It happened on West 43rd Street and 11th Avenue, where an unknown individual approached the 48-year-old victim and began punching him repeatedly.
He then yelled, "Go back to China" and bit him on the left hand before fleeing the scene.
The tip of his middle finger was severed during the attack.
WATCH | Police released surveillance video of the suspect they are looking for:
The victim was transported to Roosevelt Hospital where he was said to be stable.
Police later arrested 38-year-old Lloyd Revell at a homeless shelter. He is charged with assault as a hate crime.
"I feel like it's more because of the homeless, there's a bigger issue at stake because of all the people on the street, especially because of COVID and mental illness has a lot to do with it," area resident Susan Pierre said.
Gov. Andrew Cuomo released a statement on the violent attack.
"In what has now become an alarming, disgusting pattern, we have learned that yet another Asian American was attacked violently in Manhattan," Cuomo said. "This needs to end. I want the Asian American community to remember that we stand with them against hate. As New Yorkers we are forever proud of our diversity and we reject any cowardly attempts to divide us. Justice needs to be done and I am directing the New York State Police Hate Crimes Task Force to offer their assistance in the investigation of this attack."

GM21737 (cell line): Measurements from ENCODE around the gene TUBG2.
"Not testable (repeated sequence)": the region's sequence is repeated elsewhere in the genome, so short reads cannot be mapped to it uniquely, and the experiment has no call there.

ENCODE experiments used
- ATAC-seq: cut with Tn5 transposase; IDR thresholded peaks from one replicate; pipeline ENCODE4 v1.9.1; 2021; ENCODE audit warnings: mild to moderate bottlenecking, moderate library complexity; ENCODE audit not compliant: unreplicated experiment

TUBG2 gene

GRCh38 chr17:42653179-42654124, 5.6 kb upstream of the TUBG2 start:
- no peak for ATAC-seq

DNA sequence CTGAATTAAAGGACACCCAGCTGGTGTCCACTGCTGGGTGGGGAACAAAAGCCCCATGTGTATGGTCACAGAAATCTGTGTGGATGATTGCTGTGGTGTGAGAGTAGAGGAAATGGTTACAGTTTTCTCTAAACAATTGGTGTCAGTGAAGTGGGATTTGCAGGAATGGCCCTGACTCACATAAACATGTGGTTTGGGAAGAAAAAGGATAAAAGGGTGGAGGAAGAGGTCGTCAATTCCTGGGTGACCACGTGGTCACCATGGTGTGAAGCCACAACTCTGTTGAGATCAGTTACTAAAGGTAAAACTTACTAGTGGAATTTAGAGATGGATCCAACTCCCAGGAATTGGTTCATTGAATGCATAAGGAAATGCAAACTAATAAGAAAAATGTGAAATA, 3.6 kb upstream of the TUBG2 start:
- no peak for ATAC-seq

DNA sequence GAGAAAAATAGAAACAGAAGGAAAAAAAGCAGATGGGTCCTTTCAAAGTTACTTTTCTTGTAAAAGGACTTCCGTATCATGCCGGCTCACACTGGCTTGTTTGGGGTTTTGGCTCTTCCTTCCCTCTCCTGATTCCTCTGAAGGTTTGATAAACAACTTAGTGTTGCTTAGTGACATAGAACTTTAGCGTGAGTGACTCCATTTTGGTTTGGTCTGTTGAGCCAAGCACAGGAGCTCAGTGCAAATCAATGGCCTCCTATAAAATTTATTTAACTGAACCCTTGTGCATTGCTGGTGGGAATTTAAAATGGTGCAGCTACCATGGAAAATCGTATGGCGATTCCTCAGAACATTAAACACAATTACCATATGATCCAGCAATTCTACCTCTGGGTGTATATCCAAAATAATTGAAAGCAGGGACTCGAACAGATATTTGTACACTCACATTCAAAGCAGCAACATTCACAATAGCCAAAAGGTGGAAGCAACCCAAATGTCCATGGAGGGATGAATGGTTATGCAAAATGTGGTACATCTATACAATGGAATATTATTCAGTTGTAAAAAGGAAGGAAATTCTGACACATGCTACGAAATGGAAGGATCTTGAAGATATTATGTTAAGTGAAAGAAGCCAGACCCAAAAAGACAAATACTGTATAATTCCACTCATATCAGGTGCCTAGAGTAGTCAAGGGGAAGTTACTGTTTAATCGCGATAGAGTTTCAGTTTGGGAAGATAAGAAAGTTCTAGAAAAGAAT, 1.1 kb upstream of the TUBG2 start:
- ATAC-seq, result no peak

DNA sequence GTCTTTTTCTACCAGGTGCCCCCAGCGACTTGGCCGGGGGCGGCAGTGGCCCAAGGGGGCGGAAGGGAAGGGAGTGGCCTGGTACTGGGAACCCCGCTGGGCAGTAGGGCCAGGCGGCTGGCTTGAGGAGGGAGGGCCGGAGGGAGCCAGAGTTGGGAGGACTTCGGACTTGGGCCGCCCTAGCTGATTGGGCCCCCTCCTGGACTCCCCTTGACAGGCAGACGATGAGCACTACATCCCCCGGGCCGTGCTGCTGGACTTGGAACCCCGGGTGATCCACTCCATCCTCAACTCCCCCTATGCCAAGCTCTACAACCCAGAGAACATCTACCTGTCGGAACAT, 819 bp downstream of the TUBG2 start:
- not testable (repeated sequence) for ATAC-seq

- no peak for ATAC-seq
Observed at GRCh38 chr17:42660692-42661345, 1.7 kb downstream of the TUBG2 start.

The attack is the third anti-Asian assault in two months in just a few blocks.
The incident happened not far from where a 31-year-old Asian woman who had recently graduated from FIT was attacked with a hammer earlier this month.
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And two blocks away in Mach, an Asian woman was told "you don't belong here" before the suspect brutally stomped on her head.
The family of the most recent victim said he is a driver from Long Island who was in the city to pick up a customer when he was assaulted.
He remains hospitalized and his family is tired of the wave of anti-Asian attacks.
They say they are angry and these crimes have made them more aware of their surroundings.
The problem has gotten so bad, even Congress agreed about it, and on Tuesday passed a bill sponsored by Queens Rep. Grace Meng requiring mandatory federal tracking of all hate crimes.
"It's important to know where and what is happening across the country," Meng said. "You can't mend what you don't measure and so it's really important you have good data."
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